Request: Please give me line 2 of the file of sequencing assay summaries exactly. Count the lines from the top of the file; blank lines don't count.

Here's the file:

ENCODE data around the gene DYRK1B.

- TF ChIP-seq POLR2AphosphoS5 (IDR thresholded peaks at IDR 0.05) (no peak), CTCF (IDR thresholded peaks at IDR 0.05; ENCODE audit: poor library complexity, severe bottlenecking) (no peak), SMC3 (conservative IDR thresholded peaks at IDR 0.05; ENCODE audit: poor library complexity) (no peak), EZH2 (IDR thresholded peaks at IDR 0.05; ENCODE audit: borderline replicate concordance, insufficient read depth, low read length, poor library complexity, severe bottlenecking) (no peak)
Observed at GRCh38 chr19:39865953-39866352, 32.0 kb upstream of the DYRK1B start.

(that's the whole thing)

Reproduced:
- TF ChIP-seq POLR2AphosphoS5 (IDR thresholded peaks at IDR 0.05) (no peak), CTCF (IDR thresholded peaks at IDR 0.05; ENCODE audit: poor library complexity, severe bottlenecking) (no peak), SMC3 (conservative IDR thresholded peaks at IDR 0.05; ENCODE audit: poor library complexity) (no peak), EZH2 (IDR thresholded peaks at IDR 0.05; ENCODE audit: borderline replicate concordance, insufficient read depth, low read length, poor library complexity, severe bottlenecking) (no peak)